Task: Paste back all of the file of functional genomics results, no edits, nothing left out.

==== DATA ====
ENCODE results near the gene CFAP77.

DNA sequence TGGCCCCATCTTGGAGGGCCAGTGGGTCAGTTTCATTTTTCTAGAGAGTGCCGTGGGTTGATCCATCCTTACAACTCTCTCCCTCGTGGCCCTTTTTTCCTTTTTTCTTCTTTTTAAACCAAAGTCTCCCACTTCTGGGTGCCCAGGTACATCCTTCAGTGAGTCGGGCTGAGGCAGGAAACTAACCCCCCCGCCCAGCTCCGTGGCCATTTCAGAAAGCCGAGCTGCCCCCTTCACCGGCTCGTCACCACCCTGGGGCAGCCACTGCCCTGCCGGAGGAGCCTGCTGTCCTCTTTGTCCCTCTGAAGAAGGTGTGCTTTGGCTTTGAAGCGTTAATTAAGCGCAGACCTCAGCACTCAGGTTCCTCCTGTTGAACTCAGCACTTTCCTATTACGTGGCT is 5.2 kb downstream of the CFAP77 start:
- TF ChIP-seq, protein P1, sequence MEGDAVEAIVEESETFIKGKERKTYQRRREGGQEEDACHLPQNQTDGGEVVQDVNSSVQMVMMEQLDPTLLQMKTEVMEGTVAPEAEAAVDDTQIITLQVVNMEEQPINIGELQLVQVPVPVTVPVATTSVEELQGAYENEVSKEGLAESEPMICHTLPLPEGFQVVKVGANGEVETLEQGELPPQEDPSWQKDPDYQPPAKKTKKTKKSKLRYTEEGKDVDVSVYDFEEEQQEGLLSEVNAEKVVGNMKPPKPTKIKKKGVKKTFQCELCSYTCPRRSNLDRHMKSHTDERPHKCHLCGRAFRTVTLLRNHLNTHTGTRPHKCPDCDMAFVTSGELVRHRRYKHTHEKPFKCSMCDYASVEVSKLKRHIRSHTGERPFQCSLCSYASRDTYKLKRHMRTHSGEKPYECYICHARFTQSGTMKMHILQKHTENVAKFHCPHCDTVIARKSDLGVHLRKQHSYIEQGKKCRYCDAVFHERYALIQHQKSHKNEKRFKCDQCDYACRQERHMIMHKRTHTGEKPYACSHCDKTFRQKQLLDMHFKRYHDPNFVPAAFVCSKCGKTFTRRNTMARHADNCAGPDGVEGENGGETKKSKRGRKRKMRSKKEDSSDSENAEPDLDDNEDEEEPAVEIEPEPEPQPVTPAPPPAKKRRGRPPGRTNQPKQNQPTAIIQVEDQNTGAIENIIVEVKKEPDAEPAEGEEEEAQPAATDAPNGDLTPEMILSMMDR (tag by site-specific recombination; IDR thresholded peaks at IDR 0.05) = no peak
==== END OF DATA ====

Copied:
ENCODE results near the gene CFAP77.

DNA sequence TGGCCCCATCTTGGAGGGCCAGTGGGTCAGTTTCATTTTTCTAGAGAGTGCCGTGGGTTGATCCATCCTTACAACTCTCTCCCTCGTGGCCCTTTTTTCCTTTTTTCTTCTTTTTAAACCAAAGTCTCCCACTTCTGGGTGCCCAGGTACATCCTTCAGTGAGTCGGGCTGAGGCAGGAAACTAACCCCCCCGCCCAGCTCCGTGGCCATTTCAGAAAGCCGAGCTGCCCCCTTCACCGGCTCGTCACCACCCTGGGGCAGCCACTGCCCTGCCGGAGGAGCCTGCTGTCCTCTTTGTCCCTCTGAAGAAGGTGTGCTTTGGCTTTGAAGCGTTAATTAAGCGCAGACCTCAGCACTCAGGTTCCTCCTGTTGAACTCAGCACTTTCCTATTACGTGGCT is 5.2 kb downstream of the CFAP77 start:
- TF ChIP-seq, protein P1, sequence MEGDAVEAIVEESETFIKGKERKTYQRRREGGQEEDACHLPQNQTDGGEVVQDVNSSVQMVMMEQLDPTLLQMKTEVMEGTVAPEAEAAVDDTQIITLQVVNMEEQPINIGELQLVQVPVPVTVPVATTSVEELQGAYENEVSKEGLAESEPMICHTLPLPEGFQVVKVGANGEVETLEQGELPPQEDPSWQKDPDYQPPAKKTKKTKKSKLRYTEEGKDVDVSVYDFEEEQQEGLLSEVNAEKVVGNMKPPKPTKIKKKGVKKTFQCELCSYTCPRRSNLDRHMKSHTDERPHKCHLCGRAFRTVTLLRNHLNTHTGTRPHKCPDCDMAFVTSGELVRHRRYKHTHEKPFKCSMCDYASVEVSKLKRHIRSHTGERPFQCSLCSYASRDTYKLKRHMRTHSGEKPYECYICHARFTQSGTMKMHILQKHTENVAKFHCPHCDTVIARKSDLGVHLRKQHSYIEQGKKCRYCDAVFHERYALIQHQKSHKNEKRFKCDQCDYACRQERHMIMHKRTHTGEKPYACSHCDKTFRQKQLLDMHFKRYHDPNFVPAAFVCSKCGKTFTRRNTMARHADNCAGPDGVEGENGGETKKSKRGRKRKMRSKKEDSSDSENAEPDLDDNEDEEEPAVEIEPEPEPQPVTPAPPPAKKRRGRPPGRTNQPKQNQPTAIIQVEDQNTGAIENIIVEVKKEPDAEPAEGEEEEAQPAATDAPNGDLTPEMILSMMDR (tag by site-specific recombination; IDR thresholded peaks at IDR 0.05) = no peak